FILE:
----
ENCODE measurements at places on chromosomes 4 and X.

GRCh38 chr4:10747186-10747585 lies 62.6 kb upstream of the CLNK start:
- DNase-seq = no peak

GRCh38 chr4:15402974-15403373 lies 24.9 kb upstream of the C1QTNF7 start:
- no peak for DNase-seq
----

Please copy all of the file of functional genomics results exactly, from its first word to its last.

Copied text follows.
ENCODE measurements at places on chromosomes 4 and X.

GRCh38 chr4:10747186-10747585 lies 62.6 kb upstream of the CLNK start:
- DNase-seq = no peak

GRCh38 chr4:15402974-15403373 lies 24.9 kb upstream of the C1QTNF7 start:
- no peak for DNase-seq